ASR has been a leader in measuring kindergarten readiness throughout the country since 2001. Our partners value the rigor and flexibility we bring to assessments and evaluations and appreciate the valuable information gained from using our suite of kindergarten readiness tools: the Kindergarten Observation Form (KOF), its preschool version, the Pre-Kindergarten Observation Form (P-KOF), and our parent/caregiver survey, the Parent Information Form (PIF).
This map shows the various communities throughout the nation that have benefited from using our tools to measure and support the kindergarten readiness of their young children.
ASR's Kindergarten Observation Form
The Kindergarten Observation Form (KOF) was developed in 2001 to help fill an information gap that still exists in many areas today: the preparedness of children to smoothly transition into kindergarten. The tool was originally designed around the National Education Goals Panel’s five dimensions of kindergarten readiness, and measures key motor, self-regulation, social emotional, and academic skills.
Using a blend of observational and test-based assessment techniques, the KOF and its preschool version, the Pre-Kindergarten Observation Form (P-KOF), have been validated against other evidence-based measures of child development, such as the Woodcock Johnson III, Expressive One Word Vocabulary Test, Brigance K-1 Screens, and the Pre-K and Kindergarten Behavior Scales.
Five different longitudinal studies have shown that the KOF predicts 2nd and 3rd grade academic test scores. (For more information, please see the Psychometric Fact Sheet.) The tools have been used in over 18 counties in California, as well as in Arizona, North Carolina, Montana, Missouri, and Illinois.
ASR provides a variety of data reporting options, depending on your needs:
Classroom/School/District Report: This report includes a snapshot of child and family characteristics and readiness for individual classrooms, schools, or a district.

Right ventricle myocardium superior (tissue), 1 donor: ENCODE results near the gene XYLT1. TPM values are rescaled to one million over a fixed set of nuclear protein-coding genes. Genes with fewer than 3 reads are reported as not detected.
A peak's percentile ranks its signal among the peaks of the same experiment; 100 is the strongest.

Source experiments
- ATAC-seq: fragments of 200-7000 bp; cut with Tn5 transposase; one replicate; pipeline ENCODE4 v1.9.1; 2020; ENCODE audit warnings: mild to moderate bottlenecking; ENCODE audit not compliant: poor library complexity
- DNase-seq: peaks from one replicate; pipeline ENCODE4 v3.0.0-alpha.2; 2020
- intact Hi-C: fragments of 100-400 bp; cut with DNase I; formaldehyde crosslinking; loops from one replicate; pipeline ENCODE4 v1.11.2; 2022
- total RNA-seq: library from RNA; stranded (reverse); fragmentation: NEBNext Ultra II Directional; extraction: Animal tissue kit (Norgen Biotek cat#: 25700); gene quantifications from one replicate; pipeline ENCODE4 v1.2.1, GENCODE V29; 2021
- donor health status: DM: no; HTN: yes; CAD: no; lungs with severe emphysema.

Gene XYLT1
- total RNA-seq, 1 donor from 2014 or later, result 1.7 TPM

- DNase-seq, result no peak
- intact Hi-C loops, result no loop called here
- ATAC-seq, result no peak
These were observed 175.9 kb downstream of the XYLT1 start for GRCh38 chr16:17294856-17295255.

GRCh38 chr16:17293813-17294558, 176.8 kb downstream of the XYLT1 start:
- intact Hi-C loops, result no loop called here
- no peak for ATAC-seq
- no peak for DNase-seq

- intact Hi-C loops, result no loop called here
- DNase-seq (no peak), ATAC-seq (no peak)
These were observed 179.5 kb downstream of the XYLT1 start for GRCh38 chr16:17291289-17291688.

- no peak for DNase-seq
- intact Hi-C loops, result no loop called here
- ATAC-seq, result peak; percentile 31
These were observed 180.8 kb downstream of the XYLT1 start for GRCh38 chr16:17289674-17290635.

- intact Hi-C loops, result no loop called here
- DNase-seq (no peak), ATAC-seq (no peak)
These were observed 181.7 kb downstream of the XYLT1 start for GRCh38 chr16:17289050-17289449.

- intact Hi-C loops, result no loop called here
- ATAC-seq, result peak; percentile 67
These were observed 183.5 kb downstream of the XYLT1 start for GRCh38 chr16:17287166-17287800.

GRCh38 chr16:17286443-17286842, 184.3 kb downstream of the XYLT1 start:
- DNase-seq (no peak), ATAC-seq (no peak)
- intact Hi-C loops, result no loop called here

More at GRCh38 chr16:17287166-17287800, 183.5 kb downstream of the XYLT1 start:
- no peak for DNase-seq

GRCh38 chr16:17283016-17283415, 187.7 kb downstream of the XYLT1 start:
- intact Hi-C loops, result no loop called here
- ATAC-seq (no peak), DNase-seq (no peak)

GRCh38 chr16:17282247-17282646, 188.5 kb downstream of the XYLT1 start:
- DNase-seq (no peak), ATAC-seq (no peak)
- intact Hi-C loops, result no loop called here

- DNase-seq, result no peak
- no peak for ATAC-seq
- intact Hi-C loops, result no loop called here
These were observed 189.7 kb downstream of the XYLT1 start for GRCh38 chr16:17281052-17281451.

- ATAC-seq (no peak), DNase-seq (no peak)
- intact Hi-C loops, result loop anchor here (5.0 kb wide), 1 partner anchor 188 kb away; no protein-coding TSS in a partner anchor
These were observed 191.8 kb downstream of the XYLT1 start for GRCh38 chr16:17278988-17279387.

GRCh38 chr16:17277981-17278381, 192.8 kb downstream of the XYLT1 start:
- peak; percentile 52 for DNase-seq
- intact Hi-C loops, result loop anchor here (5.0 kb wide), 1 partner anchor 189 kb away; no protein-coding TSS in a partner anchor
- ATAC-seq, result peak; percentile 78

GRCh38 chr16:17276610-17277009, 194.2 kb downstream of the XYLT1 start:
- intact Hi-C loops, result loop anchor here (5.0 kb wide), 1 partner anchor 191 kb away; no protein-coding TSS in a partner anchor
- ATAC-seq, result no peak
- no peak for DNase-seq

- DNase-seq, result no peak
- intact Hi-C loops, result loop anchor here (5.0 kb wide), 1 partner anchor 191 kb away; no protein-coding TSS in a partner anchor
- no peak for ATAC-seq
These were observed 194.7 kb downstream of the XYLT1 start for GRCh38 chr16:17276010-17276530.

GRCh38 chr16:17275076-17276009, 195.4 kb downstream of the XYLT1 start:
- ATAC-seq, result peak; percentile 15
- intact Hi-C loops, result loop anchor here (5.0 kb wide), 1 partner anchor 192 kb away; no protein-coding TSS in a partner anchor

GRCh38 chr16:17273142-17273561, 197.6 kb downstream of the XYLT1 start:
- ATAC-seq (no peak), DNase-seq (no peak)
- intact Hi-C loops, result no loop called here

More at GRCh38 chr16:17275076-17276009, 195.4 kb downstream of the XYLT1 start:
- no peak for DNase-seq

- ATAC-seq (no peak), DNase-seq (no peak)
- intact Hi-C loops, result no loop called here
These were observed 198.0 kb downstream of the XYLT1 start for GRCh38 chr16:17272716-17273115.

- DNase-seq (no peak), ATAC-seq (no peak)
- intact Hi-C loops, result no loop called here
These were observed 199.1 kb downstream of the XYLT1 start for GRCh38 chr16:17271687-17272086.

Interactive Dashboard: An interactive Tableau data dashboard which summarizes child and family characteristics and readiness and allows the user to view data by various characteristics, such as family income, race/ethnicity, zip code, or school.
Data Snapshot: A brief infographic or report summarizing school readiness data for a community or data on a special topic, such as resiliency, social emotional learning, or equity.
Comprehensive Report: Typically a 30-50 page report, this product contains the full results of sophisticated analyses, such as regression modeling to identify the child and family factors that best predict readiness and a cumulative indexing of factors to identity the “recipe” that matters most for readiness in the targeted community.
Executive Summary: In Word or PowerPoint form, a brief summary of the major study findings.
Why do a School Readiness Assessment?There are many potential reasons to assess kindergarten readiness. For entering kindergartners, the KOF is designed to be a summative assessment that describes the range of child, family, and community experiences that shape children’s preparedness to transition to kindergarten; the items are leveled at desired proficiencies for children as they enter kindergarten, and not end-of-year kindergarten standards. Preschool programs can use the P-KOF as a formative assessment to understand how prepared their students are for kindergarten entry. In sum, typical purposes for doing a kindergarten readiness assessment are to: To gather a snapshot of children’s readiness for kindergarten. To understand and evaluate which local community, demographic and family factors contribute to children’s readiness, as well as the benefit of local preschools and other interventions. To track trends in the school readiness levels in targeted communities over time. To build bridges between the ECE and K-12 community by providing a common framework and indicators for readiness.